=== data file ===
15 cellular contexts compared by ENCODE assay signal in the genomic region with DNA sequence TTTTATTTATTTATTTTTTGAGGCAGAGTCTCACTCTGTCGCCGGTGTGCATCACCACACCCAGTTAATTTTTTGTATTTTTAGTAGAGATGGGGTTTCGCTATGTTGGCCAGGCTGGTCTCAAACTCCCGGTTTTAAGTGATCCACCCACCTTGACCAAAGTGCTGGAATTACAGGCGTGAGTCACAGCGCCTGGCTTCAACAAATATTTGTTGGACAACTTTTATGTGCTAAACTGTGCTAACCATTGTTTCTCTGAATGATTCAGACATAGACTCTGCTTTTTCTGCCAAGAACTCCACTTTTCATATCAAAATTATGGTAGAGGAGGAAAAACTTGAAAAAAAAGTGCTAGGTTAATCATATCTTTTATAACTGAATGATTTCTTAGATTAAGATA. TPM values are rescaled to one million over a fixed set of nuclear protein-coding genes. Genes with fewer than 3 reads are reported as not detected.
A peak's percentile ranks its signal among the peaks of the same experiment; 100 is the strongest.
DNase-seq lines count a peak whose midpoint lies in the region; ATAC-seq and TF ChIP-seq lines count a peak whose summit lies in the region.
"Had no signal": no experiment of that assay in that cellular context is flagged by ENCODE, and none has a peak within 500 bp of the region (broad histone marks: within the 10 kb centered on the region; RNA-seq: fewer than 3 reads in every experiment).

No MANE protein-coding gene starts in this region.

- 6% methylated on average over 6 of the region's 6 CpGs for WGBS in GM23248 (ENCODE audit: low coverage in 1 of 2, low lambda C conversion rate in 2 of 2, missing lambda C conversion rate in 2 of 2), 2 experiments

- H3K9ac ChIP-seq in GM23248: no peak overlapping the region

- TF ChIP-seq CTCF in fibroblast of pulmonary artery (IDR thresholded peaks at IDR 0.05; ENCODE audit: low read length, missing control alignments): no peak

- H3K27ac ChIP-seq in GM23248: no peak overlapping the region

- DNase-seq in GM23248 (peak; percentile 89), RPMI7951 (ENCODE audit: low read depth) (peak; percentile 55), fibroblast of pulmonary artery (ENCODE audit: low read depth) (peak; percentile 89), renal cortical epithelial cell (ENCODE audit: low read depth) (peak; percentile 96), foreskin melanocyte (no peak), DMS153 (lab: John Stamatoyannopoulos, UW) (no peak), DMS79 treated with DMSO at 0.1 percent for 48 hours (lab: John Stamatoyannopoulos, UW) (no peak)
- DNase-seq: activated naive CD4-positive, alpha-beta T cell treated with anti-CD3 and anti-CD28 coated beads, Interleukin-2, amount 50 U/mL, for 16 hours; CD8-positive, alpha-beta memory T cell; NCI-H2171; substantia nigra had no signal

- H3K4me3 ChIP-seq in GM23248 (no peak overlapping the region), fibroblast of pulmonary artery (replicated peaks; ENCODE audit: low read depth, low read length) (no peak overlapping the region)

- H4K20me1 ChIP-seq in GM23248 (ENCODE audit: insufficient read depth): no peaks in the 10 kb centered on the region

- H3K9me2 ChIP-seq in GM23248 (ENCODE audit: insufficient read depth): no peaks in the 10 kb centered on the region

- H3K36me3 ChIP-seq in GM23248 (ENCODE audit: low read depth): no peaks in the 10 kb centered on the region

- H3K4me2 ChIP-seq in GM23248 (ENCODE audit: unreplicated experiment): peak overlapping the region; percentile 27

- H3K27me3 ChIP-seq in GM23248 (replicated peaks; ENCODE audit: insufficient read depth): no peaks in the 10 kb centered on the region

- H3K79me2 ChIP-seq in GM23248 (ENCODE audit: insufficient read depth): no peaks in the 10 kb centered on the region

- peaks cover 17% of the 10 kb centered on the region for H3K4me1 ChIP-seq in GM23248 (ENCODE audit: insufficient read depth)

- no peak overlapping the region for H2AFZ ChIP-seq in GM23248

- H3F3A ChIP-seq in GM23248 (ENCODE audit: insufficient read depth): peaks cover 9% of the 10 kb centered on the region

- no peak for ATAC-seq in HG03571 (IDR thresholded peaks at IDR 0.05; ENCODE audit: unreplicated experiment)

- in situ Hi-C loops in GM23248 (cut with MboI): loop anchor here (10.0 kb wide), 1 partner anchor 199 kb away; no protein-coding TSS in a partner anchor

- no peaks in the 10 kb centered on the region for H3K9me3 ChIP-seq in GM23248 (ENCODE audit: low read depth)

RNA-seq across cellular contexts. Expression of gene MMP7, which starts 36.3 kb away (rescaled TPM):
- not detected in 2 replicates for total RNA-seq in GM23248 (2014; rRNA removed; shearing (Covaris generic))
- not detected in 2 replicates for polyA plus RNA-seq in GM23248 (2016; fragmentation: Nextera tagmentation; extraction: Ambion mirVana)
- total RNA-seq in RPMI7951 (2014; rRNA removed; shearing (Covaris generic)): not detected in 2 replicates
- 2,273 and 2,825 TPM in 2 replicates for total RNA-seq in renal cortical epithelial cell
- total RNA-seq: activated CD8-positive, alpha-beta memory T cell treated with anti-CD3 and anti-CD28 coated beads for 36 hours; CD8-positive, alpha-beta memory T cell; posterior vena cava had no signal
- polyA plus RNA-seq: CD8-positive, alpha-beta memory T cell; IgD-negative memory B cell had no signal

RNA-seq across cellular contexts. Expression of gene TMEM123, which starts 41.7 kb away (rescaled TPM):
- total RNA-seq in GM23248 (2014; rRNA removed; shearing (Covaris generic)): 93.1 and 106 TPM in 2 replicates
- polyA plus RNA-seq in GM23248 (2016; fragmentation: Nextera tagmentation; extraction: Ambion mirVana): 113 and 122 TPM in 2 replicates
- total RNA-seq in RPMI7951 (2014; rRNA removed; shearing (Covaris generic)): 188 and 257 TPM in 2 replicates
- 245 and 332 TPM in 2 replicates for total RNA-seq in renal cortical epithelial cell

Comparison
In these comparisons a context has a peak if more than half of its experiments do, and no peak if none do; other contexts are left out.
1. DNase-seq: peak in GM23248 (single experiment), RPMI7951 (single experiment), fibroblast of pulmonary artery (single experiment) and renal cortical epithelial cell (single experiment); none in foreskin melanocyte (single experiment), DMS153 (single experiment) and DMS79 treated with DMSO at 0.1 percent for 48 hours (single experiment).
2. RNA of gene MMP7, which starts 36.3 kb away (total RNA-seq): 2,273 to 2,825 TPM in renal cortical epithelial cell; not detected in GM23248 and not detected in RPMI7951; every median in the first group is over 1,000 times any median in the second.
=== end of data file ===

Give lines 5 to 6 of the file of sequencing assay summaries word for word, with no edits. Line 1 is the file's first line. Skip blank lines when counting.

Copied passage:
No MANE protein-coding gene starts in this region.

- 6% methylated on average over 6 of the region's 6 CpGs for WGBS in GM23248 (ENCODE audit: low coverage in 1 of 2, low lambda C conversion rate in 2 of 2, missing lambda C conversion rate in 2 of 2), 2 experiments